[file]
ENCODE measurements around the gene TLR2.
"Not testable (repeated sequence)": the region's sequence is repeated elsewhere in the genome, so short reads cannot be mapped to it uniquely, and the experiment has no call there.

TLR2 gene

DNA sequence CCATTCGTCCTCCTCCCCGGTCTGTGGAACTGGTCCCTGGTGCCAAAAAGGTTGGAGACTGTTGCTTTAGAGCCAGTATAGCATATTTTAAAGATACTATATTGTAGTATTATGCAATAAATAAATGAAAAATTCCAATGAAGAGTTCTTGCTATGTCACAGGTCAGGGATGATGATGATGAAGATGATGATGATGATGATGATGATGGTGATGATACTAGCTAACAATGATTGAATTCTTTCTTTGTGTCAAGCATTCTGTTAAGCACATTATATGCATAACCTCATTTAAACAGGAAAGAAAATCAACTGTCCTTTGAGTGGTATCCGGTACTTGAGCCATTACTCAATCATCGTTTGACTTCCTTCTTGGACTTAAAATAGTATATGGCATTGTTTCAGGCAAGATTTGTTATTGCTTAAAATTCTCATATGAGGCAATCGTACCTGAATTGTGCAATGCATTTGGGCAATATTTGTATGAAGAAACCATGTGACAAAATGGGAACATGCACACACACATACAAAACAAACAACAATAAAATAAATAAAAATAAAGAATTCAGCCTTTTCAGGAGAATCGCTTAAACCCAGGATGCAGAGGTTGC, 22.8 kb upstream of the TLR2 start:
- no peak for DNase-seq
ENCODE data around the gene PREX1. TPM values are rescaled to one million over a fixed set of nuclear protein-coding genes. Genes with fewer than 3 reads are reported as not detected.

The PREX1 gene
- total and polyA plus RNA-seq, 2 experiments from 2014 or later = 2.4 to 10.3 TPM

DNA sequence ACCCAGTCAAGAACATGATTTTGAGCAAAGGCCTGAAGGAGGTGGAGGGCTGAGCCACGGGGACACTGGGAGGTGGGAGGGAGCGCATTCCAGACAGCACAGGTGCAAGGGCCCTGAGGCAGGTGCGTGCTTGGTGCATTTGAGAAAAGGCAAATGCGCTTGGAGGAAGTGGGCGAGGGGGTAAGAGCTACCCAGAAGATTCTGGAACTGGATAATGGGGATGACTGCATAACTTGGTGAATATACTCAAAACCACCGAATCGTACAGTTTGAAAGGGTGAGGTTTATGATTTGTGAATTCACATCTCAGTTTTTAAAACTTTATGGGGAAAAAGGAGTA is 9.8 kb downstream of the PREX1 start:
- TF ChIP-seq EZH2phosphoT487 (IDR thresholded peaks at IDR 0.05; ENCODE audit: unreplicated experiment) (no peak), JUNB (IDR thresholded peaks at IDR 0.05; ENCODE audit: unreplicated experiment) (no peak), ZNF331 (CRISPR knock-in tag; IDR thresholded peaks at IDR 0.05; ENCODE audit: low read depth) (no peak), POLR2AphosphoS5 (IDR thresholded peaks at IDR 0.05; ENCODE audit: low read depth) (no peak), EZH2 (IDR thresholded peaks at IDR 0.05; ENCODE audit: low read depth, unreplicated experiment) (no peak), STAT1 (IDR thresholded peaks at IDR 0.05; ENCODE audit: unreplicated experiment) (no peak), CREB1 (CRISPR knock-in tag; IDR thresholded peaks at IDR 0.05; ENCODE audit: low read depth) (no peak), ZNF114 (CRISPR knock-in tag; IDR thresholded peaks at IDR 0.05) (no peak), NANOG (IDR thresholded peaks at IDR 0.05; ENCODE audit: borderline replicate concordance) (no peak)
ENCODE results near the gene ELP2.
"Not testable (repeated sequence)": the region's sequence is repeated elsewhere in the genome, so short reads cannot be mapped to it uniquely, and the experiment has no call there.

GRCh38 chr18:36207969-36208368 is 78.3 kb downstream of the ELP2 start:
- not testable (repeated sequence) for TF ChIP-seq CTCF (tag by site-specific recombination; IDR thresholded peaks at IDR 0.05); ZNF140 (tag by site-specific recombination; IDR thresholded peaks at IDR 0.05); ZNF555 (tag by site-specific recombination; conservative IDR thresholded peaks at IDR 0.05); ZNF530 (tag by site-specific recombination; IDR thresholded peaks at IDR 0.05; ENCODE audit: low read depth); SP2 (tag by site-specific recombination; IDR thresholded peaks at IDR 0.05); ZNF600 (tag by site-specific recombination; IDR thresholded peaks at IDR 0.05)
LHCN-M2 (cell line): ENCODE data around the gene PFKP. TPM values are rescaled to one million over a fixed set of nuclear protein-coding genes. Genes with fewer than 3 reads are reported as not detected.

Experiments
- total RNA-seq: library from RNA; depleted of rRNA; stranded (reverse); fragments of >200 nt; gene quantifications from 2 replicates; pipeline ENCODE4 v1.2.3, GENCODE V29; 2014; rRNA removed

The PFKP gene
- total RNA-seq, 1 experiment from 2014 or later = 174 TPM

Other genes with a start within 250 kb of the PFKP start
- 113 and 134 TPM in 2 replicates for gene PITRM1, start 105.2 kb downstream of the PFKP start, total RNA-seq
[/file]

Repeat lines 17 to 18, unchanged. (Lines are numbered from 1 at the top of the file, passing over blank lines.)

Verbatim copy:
- total RNA-seq: library from RNA; depleted of rRNA; stranded (reverse); fragments of >200 nt; gene quantifications from 2 replicates; pipeline ENCODE4 v1.2.3, GENCODE V29; 2014; rRNA removed

The PFKP gene